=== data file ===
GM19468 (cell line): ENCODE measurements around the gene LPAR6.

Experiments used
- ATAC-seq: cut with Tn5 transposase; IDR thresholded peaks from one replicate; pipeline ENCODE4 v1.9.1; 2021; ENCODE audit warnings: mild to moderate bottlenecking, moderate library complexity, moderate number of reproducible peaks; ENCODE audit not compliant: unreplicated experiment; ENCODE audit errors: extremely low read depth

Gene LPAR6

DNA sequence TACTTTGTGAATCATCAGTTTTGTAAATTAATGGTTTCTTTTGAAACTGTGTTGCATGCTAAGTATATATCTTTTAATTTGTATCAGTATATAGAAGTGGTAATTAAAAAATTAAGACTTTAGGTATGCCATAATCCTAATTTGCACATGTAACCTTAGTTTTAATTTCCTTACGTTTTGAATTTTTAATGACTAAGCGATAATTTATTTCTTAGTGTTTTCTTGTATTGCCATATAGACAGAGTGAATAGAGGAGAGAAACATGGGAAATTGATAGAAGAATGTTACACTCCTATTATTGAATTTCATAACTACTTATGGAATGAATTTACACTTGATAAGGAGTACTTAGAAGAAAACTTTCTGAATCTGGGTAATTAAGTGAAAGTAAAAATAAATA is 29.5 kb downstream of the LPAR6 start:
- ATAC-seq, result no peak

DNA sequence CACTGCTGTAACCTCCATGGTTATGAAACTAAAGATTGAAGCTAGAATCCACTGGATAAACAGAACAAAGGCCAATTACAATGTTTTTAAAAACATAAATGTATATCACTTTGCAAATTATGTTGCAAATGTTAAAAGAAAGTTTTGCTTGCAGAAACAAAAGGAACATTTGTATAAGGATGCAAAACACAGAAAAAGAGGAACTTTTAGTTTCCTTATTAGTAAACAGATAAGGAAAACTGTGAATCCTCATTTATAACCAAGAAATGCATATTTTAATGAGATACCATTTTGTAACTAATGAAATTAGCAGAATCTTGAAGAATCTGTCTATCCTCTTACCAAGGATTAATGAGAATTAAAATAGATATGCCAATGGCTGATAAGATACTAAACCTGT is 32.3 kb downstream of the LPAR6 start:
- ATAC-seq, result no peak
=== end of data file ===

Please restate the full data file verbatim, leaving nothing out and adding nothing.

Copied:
GM19468 (cell line): ENCODE measurements around the gene LPAR6.

Experiments used
- ATAC-seq: cut with Tn5 transposase; IDR thresholded peaks from one replicate; pipeline ENCODE4 v1.9.1; 2021; ENCODE audit warnings: mild to moderate bottlenecking, moderate library complexity, moderate number of reproducible peaks; ENCODE audit not compliant: unreplicated experiment; ENCODE audit errors: extremely low read depth

Gene LPAR6

DNA sequence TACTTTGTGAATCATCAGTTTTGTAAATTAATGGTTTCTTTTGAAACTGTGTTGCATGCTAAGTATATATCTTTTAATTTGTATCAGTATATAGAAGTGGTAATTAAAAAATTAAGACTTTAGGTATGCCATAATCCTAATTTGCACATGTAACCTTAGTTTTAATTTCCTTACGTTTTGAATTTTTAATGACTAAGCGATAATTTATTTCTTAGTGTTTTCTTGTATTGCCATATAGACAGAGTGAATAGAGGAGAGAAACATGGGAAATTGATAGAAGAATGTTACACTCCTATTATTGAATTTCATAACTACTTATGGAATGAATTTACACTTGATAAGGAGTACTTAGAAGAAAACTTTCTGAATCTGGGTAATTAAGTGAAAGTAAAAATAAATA is 29.5 kb downstream of the LPAR6 start:
- ATAC-seq, result no peak

DNA sequence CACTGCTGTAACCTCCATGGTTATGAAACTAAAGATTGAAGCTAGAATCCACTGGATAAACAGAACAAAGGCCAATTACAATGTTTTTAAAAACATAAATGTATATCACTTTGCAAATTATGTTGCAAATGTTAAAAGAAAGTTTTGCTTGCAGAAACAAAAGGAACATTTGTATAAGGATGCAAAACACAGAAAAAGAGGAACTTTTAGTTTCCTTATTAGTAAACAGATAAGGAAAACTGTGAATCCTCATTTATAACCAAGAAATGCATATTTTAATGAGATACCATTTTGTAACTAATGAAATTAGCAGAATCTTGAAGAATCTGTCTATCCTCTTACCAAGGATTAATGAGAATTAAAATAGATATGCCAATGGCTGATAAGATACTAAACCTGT is 32.3 kb downstream of the LPAR6 start:
- ATAC-seq, result no peak